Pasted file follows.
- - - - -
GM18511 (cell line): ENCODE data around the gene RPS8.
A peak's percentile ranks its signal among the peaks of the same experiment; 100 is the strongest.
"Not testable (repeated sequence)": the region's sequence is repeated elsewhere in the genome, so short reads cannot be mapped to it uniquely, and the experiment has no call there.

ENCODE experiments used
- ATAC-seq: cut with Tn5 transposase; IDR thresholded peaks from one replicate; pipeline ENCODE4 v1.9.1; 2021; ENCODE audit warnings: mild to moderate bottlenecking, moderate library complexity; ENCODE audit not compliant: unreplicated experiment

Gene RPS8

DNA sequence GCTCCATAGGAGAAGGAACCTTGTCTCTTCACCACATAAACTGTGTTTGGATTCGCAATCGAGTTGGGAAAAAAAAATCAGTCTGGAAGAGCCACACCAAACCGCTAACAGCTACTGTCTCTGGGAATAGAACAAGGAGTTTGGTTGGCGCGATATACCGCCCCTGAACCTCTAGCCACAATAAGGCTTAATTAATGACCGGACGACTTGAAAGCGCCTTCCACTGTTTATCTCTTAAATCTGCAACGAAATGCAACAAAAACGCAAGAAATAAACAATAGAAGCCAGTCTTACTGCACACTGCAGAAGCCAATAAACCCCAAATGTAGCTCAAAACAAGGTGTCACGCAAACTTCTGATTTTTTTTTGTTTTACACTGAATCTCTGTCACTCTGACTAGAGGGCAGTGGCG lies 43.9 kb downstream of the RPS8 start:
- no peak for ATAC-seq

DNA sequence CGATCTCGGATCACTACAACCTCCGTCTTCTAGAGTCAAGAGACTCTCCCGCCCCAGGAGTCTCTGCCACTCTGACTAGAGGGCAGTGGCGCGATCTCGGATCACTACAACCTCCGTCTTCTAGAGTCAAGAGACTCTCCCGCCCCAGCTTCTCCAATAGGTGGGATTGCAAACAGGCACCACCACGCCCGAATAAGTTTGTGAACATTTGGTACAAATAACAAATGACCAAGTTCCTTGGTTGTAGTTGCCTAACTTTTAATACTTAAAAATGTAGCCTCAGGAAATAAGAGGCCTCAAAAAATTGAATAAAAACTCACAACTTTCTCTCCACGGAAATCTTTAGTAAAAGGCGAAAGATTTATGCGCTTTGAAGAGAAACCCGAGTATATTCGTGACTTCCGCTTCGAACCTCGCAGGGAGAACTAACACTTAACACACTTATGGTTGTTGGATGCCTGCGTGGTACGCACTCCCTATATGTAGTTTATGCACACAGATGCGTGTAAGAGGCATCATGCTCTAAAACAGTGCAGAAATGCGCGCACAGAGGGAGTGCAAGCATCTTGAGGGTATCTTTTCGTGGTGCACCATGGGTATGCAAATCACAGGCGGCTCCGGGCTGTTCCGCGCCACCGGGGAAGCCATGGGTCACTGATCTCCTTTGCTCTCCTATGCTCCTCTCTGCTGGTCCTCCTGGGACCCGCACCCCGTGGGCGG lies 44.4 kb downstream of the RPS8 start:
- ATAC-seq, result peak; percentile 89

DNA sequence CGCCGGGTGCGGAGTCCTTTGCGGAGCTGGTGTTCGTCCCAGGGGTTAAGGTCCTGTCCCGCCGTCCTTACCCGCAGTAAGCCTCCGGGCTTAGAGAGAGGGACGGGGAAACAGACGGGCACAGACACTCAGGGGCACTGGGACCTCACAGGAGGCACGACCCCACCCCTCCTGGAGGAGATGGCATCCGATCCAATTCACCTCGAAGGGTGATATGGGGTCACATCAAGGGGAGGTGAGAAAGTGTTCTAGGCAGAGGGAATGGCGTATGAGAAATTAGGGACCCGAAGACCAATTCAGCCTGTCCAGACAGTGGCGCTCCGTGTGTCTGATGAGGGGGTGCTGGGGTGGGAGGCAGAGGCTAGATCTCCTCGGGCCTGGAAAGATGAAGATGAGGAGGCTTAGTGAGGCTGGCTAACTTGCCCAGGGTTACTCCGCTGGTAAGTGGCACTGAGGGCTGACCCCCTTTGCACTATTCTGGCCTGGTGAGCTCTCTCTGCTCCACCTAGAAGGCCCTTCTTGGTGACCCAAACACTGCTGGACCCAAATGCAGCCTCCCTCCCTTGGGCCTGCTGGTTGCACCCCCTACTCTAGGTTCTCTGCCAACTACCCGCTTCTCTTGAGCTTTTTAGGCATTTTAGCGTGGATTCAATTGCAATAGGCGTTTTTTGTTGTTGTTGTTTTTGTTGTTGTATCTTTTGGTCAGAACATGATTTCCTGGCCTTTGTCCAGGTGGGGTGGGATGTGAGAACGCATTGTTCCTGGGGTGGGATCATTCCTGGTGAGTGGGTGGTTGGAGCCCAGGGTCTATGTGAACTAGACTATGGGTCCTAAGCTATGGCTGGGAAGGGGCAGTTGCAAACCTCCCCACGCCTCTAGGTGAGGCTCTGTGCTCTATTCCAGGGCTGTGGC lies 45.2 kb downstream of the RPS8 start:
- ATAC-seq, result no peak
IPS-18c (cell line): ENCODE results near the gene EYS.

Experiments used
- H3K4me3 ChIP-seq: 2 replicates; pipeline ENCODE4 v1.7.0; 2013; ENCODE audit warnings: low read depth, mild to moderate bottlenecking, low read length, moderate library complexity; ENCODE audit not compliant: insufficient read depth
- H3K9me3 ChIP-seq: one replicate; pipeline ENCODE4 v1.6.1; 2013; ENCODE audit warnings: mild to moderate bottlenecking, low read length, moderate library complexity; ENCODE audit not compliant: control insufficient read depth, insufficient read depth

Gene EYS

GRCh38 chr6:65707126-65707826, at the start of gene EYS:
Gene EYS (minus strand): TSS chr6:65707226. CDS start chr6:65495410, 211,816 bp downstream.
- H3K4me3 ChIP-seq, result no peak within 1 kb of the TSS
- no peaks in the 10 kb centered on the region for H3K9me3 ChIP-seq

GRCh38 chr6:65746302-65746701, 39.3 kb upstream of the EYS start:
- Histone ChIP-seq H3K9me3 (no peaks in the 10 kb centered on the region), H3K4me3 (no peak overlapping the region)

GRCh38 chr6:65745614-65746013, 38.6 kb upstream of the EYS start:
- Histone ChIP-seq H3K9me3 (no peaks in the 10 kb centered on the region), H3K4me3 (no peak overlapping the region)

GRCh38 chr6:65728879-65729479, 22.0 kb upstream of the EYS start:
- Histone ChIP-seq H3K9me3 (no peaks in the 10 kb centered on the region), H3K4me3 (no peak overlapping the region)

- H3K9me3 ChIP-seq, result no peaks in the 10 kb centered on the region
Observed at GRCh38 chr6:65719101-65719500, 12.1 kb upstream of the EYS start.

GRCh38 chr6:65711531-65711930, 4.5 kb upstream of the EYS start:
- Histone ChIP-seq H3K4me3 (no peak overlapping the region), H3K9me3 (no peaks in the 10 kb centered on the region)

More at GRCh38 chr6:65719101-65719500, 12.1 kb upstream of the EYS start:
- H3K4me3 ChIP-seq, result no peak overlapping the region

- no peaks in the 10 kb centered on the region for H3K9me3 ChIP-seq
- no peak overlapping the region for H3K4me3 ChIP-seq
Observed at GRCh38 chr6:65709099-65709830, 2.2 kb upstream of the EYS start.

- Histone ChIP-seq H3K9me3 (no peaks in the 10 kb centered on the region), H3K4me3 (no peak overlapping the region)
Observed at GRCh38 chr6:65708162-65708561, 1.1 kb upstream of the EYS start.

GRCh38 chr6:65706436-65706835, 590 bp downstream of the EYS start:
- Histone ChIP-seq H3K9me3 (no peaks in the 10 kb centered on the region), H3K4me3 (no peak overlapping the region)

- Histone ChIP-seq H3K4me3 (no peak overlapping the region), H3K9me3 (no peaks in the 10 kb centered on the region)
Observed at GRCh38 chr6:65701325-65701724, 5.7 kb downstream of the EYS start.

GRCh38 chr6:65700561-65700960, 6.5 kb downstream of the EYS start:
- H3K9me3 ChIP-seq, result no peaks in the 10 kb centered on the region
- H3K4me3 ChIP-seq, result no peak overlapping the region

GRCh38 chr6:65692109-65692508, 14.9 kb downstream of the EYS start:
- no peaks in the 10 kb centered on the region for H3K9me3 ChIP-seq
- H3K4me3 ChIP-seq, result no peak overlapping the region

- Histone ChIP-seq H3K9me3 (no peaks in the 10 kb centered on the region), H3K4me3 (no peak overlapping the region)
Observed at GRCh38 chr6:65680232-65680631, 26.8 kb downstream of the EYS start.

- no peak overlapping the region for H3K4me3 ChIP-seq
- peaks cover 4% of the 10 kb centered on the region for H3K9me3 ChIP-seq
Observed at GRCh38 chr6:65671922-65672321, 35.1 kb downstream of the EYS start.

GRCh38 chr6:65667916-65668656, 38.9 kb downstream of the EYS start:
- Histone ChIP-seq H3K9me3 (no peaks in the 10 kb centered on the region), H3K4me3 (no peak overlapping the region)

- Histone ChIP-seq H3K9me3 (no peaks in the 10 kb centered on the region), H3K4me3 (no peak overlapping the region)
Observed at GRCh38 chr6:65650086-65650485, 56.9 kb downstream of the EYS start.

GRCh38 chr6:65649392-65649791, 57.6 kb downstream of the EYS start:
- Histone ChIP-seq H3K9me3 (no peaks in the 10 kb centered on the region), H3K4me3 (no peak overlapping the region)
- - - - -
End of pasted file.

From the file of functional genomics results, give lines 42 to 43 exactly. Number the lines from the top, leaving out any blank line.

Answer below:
Observed at GRCh38 chr6:65701325-65701724, 5.7 kb downstream of the EYS start.

GRCh38 chr6:65700561-65700960, 6.5 kb downstream of the EYS start: